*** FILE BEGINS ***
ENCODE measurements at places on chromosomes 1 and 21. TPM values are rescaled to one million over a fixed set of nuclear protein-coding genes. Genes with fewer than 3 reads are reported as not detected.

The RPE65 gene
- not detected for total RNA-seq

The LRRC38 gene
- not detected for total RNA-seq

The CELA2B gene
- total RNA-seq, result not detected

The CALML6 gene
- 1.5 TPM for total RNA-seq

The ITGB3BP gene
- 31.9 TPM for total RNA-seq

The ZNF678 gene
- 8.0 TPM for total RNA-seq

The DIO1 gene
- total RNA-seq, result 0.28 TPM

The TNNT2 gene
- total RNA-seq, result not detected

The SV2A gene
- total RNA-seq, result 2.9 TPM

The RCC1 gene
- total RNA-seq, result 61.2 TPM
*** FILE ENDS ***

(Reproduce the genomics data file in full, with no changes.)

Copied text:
ENCODE measurements at places on chromosomes 1 and 21. TPM values are rescaled to one million over a fixed set of nuclear protein-coding genes. Genes with fewer than 3 reads are reported as not detected.

The RPE65 gene
- not detected for total RNA-seq

The LRRC38 gene
- not detected for total RNA-seq

The CELA2B gene
- total RNA-seq, result not detected

The CALML6 gene
- 1.5 TPM for total RNA-seq

The ITGB3BP gene
- 31.9 TPM for total RNA-seq

The ZNF678 gene
- 8.0 TPM for total RNA-seq

The DIO1 gene
- total RNA-seq, result 0.28 TPM

The TNNT2 gene
- total RNA-seq, result not detected

The SV2A gene
- total RNA-seq, result 2.9 TPM

The RCC1 gene
- total RNA-seq, result 61.2 TPM